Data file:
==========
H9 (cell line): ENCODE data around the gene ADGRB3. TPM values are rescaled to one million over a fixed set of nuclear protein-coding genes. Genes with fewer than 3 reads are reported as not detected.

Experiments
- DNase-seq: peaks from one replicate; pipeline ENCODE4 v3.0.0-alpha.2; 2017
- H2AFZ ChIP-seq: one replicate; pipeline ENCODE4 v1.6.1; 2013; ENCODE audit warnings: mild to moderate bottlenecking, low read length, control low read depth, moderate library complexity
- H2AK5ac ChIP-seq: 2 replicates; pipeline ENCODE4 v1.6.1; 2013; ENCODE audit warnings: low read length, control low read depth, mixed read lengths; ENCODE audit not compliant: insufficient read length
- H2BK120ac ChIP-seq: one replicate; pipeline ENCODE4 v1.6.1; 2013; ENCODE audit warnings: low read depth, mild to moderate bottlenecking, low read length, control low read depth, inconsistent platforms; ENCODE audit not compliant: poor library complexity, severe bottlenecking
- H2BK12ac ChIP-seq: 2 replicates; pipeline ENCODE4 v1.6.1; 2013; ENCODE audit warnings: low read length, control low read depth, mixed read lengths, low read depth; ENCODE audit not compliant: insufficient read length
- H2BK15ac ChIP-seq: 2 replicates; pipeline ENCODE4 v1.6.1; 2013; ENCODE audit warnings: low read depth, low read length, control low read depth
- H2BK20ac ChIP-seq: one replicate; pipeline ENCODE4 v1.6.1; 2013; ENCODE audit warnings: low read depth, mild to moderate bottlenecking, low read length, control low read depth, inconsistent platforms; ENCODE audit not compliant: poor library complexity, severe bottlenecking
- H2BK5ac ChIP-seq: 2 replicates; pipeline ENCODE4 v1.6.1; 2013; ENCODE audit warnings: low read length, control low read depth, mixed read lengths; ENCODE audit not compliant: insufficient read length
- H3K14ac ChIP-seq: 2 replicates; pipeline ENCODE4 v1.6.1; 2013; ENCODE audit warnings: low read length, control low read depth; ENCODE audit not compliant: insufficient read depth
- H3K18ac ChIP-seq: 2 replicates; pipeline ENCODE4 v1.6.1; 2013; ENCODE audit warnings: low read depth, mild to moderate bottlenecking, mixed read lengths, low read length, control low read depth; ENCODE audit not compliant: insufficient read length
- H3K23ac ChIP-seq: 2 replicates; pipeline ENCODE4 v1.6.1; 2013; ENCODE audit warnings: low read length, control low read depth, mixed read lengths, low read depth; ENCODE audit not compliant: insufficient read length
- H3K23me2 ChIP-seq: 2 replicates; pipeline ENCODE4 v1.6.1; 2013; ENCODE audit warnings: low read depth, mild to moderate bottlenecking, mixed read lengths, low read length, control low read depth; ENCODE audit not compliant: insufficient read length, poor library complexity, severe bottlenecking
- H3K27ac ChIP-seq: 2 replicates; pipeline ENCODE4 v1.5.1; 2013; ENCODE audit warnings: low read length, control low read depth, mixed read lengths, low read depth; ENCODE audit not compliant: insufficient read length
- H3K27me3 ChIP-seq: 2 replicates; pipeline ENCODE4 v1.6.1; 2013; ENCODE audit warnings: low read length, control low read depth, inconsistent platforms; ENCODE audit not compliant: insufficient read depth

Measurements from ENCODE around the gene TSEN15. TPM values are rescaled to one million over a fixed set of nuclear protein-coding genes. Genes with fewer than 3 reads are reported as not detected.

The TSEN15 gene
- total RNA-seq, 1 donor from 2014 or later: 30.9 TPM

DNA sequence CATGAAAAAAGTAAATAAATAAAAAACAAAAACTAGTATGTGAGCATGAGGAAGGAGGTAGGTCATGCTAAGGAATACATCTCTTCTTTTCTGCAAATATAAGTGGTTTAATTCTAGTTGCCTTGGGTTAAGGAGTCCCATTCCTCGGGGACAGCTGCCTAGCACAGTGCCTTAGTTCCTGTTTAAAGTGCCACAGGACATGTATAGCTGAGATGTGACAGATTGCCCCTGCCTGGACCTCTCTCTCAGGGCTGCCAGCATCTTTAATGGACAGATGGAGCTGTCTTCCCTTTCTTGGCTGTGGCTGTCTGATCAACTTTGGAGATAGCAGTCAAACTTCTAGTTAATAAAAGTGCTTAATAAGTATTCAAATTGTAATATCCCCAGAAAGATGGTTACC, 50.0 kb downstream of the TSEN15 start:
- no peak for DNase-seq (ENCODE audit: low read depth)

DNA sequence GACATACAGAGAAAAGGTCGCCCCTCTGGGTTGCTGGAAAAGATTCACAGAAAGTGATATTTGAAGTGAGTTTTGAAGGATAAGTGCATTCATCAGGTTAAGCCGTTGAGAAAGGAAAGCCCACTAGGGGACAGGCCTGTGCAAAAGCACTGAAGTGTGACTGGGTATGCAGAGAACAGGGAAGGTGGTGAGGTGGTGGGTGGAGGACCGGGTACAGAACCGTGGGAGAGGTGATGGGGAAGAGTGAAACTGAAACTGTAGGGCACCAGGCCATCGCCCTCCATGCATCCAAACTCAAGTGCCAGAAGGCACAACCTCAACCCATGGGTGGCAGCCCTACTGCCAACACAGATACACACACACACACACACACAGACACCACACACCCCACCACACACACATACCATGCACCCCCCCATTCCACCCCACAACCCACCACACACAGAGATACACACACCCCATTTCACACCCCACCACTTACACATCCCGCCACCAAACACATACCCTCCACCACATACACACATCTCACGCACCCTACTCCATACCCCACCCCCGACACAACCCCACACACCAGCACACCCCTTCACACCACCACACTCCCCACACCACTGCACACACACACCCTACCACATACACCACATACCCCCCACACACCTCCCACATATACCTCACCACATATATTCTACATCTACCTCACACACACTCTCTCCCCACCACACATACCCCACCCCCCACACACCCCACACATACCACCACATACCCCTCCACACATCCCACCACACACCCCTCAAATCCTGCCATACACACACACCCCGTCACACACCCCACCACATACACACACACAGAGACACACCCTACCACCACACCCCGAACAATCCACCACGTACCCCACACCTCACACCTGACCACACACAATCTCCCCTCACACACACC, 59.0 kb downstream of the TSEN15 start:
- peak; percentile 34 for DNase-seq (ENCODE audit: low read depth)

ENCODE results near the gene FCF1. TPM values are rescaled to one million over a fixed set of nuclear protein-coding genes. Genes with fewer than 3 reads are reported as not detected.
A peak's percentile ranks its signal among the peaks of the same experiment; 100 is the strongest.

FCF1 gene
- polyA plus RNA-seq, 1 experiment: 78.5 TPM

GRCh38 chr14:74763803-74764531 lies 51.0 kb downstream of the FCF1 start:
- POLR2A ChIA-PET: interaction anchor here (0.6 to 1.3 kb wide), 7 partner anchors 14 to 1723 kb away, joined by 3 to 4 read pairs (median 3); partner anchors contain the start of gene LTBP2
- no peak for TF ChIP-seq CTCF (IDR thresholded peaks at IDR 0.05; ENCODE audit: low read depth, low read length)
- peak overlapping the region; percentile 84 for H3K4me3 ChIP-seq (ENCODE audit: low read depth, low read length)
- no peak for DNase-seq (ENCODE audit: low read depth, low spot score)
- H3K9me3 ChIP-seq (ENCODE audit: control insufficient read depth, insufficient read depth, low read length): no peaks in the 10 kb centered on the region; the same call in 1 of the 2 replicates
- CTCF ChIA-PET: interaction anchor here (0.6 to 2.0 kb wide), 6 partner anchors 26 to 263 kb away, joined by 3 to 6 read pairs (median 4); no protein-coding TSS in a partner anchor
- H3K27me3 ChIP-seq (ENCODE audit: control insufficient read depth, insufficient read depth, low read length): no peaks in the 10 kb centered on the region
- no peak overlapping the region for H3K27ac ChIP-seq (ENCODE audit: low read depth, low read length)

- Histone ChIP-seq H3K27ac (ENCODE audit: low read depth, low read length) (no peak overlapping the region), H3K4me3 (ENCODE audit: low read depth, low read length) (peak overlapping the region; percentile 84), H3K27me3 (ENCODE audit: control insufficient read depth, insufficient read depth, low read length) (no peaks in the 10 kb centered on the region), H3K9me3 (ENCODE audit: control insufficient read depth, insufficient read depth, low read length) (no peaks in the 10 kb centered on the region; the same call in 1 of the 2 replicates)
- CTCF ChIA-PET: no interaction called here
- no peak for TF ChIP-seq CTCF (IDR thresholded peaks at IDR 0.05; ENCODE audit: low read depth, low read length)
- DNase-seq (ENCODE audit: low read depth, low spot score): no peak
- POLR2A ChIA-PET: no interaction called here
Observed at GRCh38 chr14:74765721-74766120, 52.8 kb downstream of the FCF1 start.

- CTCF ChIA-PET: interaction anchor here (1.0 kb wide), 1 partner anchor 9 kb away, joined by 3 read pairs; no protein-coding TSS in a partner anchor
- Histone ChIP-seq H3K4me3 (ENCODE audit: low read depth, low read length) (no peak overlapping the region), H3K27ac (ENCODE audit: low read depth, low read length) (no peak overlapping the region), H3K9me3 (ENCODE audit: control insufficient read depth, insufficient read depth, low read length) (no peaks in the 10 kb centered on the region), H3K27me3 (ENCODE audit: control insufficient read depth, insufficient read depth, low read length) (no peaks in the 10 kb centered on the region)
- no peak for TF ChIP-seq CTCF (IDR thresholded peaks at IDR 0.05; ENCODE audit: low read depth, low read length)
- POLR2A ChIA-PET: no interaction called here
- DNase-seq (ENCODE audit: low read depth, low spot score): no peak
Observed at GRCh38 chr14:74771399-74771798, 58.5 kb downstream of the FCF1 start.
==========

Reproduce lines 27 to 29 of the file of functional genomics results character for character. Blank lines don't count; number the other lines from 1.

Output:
- polyA plus RNA-seq, 1 experiment: 78.5 TPM

GRCh38 chr14:74763803-74764531 lies 51.0 kb downstream of the FCF1 start:
- POLR2A ChIA-PET: interaction anchor here (0.6 to 1.3 kb wide), 7 partner anchors 14 to 1723 kb away, joined by 3 to 4 read pairs (median 3); partner anchors contain the start of gene LTBP2